PADANG (WEST SUMATRA): How does Indonesian President Joko Widodo 'handle' journalists who appear to be more liberal and outspoken during a typical press conference? Simple.
He takes on the role of a journalist and lets the journalist become 'president' for that moment! Speaking at the launch of the Indonesian National Press Day (HPN 2018) today, Jokowi, as he is fondly referred to, as usual, invited guests at the event to interact with him on stage.
This time, however, he gave an opportunity to the editor-in-chief of DOR magazine and newspaper, Yousri Nur Raja Agam to become the 'president' while Jokowi decided to fill in the shoes of a journalist. "As a journalist, I would like to ask ... what is the most annoying about the media?," asked the Indonesian President, which sent the guests into a frenzy of applause while waiting for an answer from the 'president'.
Yousri was smart in his reply: "The most annoying media is a 'free' media". "Why?," asked Jokowi.
Yousri explained that the media should not be too free, because freedom in whatever context, must have certain limits.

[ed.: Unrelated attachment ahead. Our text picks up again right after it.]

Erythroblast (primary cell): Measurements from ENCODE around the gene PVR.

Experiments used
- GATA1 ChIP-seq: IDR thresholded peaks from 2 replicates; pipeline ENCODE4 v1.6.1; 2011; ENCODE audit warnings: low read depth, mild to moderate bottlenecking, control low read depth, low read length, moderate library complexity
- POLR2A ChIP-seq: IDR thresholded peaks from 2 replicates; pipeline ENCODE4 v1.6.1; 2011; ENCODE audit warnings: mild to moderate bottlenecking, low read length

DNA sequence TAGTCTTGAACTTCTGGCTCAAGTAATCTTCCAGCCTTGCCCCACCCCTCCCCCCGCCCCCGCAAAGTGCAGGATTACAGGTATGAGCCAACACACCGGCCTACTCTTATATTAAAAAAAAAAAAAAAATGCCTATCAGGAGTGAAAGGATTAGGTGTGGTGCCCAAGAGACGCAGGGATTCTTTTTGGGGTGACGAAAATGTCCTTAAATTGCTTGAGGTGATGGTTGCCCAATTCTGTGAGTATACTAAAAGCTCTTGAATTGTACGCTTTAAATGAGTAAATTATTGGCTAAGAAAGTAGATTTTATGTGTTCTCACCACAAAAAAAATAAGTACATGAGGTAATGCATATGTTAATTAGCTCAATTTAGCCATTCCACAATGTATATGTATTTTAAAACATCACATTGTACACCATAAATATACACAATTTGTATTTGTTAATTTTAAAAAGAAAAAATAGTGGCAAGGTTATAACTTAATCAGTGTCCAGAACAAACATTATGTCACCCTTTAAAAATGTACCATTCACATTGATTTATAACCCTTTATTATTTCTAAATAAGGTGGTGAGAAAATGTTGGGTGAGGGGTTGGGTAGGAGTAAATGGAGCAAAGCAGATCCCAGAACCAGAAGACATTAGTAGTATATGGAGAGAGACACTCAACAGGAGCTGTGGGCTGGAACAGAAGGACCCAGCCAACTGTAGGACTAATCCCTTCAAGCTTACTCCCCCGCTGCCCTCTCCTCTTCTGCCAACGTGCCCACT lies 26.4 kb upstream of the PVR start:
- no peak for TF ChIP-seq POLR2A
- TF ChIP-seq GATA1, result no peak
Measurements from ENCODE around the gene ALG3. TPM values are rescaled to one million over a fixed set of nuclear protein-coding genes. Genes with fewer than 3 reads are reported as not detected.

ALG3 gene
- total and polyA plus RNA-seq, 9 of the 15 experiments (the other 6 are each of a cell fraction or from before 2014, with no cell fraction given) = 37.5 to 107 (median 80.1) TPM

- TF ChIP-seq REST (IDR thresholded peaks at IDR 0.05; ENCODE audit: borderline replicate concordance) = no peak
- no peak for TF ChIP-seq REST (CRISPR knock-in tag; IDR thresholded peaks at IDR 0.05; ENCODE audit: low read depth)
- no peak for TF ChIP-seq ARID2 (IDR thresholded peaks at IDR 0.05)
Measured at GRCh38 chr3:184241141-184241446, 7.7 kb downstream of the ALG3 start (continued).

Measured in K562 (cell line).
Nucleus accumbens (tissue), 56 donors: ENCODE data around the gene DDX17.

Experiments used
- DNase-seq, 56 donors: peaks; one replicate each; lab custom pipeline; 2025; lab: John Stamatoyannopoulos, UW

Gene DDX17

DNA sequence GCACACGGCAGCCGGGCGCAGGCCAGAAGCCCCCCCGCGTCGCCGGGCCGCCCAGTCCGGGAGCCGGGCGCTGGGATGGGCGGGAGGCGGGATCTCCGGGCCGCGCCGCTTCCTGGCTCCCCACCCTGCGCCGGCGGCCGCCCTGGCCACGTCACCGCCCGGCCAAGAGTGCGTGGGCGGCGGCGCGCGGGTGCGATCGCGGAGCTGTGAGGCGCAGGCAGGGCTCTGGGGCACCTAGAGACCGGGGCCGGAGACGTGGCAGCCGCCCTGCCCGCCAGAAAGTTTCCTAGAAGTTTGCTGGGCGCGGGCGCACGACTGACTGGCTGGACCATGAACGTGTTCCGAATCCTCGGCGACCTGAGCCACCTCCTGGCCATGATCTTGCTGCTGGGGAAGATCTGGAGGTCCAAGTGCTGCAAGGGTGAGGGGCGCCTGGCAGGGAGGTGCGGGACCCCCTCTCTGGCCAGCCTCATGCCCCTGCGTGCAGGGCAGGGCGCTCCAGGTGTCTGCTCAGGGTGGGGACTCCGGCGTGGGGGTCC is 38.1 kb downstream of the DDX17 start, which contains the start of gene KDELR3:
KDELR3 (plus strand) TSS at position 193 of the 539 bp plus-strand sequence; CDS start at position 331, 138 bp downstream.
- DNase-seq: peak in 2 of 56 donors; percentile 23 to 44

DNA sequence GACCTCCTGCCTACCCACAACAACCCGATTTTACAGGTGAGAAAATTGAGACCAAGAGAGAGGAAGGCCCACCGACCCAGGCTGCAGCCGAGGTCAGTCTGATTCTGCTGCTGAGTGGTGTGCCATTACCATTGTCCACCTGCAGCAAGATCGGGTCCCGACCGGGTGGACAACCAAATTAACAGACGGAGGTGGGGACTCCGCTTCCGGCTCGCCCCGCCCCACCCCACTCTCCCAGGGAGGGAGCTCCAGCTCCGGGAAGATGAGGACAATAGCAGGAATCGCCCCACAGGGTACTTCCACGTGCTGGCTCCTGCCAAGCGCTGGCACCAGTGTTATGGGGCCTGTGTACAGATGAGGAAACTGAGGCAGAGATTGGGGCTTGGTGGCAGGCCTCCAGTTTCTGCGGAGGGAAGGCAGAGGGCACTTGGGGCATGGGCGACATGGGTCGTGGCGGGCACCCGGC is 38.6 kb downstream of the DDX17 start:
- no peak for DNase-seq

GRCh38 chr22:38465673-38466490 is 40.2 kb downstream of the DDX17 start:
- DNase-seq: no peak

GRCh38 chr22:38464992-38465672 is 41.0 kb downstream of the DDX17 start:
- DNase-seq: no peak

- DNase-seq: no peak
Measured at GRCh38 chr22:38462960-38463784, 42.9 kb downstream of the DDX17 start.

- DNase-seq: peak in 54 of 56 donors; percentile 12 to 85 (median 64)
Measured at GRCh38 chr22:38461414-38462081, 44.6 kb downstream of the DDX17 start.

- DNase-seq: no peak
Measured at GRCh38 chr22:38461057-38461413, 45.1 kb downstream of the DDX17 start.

Jokowi, who liked the answer, gave a bicycle to Yousri as a present. It has been the norm for the Indonesian president to give away bicycles to guests who correctly answered his questions at public events.
Earlier in his opening remarks, Jokowi expressed appreciation to Malaysian Communications and Multimedia Minister Datuk Seri Dr Salleh Said Keruak and the delegation of Malaysian journalists for attending the HPN 2018.
The HPN, which is deemed the second largest celebration in Indonesia after the Aidilfitri celebration, was attended by Indonesian cabinet ministers, provincial governors, ambassadors, corporate figures and over 6,000 media practitioners from throughout Indonesia, and indirect involvement of local people.
Also present were Malaysian Ambassador to Indonesia, Datuk Seri Zahrain Mohamed Hashim and the delegation from Malaysia-Indonesia Journalists Friendship Alliance (Iswami), led by Bernama General Manager Datuk Zulkefli Salleh.
The media industry in Indonesia had its beginnings in 1937, with the setting up of ANTARA news agency on Dec 13, 1937, and the media in the former Dutch colony continued to grow and multiply to channel the aspirations of the people into the struggle for independence.
In appreciation of the media, Feb 9 was announced as 'Hari Pers Nasional' or National Press Day in 1985 by the then-Indonesian president, Soeharto.
Today, there are more than 47,000 media organisations in Indonesia, which is regarded as the country with the most number of media establishments in the world. - Bernama © New Straits Times Press (M) Bhd